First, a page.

BP keeps staff off work in Russian visa row

Fresh doubts have surfaced about the security of BP's business in Russia after its subsidiary TNK-BP told nearly 150 workers not to go to work after Russian authorities warned that their visas were no longer valid.

The development is the latest in a string of worrying incidents to have hit BP's operations in the country, which accounts for more than a fifth of its global oil production. Last week, a junior TNK-BP worker and his brother, who worked as a consultant to the company, were arrested by state security officers and charged with industrial espionage.

The Russian Interior Ministry warned the case may involve large-scale tax evasion by Sidanco, one of the companies brought together to form TNK-BP in 2003.

Meanwhile, the office of Oleg Mitvol, deputy head of the natural resources ministry, confirmed last week it would investigate TNK-BP's biggest oilfield, Samotlor. Mr Mitvol's threats last year to strip BP of its licence to operate the Kovykta field preceded BP's decision to sell its stake in its prize asset to Gazprom, the state-owned oil and gas group. The alleged environmental violations he uncovered at the Sakhalin 2 project led Royal Dutch Shell to sell part of its holding last year, also to Gazprom.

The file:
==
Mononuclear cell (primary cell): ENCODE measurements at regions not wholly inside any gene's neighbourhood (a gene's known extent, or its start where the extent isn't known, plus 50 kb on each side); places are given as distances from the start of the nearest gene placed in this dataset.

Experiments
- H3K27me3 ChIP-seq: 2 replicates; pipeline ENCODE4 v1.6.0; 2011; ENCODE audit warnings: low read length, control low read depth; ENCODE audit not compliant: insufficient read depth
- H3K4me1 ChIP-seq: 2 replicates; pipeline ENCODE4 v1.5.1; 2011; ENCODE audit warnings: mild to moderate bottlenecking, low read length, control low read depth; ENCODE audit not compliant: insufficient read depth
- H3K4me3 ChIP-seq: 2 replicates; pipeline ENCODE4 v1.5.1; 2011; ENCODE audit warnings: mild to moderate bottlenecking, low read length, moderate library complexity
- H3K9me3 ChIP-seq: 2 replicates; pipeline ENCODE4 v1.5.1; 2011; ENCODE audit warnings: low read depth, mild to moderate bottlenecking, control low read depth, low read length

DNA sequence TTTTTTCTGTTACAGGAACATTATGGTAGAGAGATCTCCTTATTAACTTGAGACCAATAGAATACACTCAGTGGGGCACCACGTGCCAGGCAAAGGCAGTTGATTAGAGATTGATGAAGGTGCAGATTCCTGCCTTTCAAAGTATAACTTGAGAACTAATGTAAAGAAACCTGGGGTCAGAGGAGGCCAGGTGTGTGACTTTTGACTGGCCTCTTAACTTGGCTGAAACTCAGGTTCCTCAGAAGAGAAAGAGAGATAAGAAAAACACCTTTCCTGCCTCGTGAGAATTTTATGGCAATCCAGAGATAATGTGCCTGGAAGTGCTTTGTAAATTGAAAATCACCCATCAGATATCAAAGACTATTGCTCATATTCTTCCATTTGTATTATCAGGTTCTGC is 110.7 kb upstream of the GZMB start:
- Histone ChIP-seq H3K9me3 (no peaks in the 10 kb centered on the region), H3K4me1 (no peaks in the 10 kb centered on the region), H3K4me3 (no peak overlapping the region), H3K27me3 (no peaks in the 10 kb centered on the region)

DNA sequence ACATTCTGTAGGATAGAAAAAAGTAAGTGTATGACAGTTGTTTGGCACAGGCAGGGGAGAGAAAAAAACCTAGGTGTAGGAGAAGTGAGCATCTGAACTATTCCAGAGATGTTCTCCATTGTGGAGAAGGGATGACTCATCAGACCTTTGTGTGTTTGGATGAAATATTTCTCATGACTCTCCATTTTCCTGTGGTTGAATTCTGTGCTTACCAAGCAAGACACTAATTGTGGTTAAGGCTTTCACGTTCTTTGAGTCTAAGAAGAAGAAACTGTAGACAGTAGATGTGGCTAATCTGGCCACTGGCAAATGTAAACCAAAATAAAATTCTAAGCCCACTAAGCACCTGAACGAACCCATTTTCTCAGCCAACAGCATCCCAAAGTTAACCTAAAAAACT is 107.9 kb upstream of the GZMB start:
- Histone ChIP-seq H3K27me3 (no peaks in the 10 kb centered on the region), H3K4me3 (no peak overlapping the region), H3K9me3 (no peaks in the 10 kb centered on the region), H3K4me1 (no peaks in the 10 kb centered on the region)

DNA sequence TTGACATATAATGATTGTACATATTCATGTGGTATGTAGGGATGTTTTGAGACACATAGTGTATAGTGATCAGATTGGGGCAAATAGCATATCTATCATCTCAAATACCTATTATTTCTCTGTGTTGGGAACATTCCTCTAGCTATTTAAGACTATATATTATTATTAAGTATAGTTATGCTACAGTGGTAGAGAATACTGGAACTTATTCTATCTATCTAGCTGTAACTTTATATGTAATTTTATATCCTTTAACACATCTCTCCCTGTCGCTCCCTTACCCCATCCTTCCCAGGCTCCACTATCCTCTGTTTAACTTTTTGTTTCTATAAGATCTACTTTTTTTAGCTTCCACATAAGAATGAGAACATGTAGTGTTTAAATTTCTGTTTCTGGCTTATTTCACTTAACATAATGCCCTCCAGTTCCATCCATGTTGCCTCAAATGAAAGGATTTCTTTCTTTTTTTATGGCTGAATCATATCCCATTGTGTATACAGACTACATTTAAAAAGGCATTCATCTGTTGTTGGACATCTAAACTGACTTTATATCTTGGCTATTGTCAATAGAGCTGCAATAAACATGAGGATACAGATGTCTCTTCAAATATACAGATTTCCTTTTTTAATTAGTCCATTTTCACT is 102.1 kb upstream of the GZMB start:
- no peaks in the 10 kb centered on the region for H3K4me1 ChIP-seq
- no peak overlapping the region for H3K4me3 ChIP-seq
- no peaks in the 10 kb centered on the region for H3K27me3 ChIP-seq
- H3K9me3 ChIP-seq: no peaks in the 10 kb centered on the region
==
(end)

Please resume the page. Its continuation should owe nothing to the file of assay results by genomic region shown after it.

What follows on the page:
The Samotlor review is understood to have been scheduled long ago under the organisation's programme of reviewing operations of all major fields every two years. It was last reviewed in 2005. A BP spokesman declined to comment. TNK-BP did not return calls seeking comment.

The flurry of activity comes amid rising tensions between foreign companies and the Kremlin. The Duma last week passed a Bill to limit foreign ownership of assets in 42 industries the government has deemed "strategic". Mineral resources are among the sectors named in the Bill. The Bill requires approval by the upper house and the presidential OK, which are expected.

The investigations from Mr Mitvol's office and the state security forces have heightened fears the moves could be the opening gambit that would see the Russian state muscle its way into a major stake in TNK-BP. The company's ownership is split evenly, with about half belonging to BP and the same amount to a trio of Russian oligarchs. Based on the market value of shares – representing the remaining 6 per cent of the company – trading in Russia, the company is worth £13bn.

The Association of European Businesses in the Russian Federation, which represents foreign companies operating in the country, is leading the lobbying charge to change the visa rules, which came into effect last year.